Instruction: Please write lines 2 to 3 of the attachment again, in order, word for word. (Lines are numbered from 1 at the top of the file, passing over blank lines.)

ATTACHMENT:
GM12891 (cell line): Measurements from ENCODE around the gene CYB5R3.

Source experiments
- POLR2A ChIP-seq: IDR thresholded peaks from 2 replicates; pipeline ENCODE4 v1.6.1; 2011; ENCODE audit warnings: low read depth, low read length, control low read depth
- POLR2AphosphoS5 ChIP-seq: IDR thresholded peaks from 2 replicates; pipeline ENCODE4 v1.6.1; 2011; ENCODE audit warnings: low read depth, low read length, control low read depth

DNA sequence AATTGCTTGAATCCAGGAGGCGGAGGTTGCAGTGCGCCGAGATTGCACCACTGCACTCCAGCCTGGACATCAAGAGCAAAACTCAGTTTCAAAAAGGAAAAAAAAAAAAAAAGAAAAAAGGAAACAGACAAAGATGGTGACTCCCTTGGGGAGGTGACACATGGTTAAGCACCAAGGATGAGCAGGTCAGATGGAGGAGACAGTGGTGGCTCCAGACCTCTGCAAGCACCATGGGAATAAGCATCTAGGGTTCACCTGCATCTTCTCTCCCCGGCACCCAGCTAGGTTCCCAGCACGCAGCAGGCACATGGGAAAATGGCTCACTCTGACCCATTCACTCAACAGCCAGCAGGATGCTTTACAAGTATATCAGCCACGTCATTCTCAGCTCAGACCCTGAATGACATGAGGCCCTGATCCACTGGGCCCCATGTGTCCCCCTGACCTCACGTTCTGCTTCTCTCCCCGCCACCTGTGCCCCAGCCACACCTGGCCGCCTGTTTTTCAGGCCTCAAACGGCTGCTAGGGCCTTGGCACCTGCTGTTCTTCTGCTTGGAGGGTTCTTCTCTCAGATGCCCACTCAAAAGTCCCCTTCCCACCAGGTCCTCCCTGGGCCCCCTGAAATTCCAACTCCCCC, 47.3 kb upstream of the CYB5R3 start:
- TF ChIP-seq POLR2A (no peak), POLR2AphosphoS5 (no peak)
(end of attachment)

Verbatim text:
Source experiments
- POLR2A ChIP-seq: IDR thresholded peaks from 2 replicates; pipeline ENCODE4 v1.6.1; 2011; ENCODE audit warnings: low read depth, low read length, control low read depth